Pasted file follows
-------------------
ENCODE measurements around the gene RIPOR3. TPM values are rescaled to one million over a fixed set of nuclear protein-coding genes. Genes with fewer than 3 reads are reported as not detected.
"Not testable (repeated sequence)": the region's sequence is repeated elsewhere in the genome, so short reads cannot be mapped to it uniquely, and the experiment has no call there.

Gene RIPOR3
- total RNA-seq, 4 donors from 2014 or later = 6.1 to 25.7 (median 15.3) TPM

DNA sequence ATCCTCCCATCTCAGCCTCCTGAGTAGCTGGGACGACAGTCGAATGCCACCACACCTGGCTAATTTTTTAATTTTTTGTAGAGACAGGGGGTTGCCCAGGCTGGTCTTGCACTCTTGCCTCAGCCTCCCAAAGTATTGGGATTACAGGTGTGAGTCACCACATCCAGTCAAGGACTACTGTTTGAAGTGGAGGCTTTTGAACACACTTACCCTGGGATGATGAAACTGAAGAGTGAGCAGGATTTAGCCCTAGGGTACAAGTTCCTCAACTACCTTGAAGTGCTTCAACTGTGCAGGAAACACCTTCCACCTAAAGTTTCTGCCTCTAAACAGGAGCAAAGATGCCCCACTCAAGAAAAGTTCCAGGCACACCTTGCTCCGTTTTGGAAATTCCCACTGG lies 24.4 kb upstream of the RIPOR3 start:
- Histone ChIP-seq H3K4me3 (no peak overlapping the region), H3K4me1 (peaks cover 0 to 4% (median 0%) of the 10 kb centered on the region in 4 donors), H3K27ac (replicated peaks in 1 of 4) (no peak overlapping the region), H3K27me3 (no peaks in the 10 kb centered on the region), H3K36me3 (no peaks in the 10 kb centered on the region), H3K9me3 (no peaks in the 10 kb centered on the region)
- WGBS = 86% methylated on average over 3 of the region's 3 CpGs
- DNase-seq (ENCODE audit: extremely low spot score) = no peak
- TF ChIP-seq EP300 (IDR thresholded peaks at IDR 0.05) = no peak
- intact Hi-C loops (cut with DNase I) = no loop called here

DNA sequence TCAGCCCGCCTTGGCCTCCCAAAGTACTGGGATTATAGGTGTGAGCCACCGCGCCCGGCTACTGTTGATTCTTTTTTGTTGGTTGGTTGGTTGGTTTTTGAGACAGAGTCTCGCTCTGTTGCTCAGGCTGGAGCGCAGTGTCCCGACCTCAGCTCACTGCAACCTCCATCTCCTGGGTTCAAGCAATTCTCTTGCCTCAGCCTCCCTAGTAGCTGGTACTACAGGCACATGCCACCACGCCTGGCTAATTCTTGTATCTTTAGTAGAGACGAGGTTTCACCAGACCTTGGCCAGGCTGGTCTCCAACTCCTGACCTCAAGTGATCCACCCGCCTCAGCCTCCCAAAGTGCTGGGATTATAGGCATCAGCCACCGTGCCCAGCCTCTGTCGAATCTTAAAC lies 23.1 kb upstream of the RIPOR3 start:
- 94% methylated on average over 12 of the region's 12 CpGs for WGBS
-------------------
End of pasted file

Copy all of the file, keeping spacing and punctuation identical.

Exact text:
ENCODE measurements around the gene RIPOR3. TPM values are rescaled to one million over a fixed set of nuclear protein-coding genes. Genes with fewer than 3 reads are reported as not detected.
"Not testable (repeated sequence)": the region's sequence is repeated elsewhere in the genome, so short reads cannot be mapped to it uniquely, and the experiment has no call there.

Gene RIPOR3
- total RNA-seq, 4 donors from 2014 or later = 6.1 to 25.7 (median 15.3) TPM

DNA sequence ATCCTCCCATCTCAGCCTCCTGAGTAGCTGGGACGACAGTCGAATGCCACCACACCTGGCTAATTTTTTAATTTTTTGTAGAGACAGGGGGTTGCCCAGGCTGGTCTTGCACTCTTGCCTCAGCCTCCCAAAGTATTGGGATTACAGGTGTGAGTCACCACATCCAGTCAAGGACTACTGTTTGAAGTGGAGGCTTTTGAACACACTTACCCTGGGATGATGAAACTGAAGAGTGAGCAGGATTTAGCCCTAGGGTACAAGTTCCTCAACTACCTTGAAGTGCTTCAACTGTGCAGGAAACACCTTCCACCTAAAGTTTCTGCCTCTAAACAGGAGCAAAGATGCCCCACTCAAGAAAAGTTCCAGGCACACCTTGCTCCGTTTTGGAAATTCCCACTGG lies 24.4 kb upstream of the RIPOR3 start:
- Histone ChIP-seq H3K4me3 (no peak overlapping the region), H3K4me1 (peaks cover 0 to 4% (median 0%) of the 10 kb centered on the region in 4 donors), H3K27ac (replicated peaks in 1 of 4) (no peak overlapping the region), H3K27me3 (no peaks in the 10 kb centered on the region), H3K36me3 (no peaks in the 10 kb centered on the region), H3K9me3 (no peaks in the 10 kb centered on the region)
- WGBS = 86% methylated on average over 3 of the region's 3 CpGs
- DNase-seq (ENCODE audit: extremely low spot score) = no peak
- TF ChIP-seq EP300 (IDR thresholded peaks at IDR 0.05) = no peak
- intact Hi-C loops (cut with DNase I) = no loop called here

DNA sequence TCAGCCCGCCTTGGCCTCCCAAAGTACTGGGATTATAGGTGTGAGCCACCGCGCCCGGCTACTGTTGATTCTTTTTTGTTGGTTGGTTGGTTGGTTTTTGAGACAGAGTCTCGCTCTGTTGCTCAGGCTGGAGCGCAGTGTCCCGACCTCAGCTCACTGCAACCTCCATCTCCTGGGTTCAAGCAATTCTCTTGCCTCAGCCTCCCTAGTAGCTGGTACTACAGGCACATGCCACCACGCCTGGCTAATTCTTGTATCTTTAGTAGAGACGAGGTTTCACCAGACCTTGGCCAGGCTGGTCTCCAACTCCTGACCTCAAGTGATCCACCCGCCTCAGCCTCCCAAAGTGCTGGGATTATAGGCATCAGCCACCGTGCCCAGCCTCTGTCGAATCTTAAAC lies 23.1 kb upstream of the RIPOR3 start:
- 94% methylated on average over 12 of the region's 12 CpGs for WGBS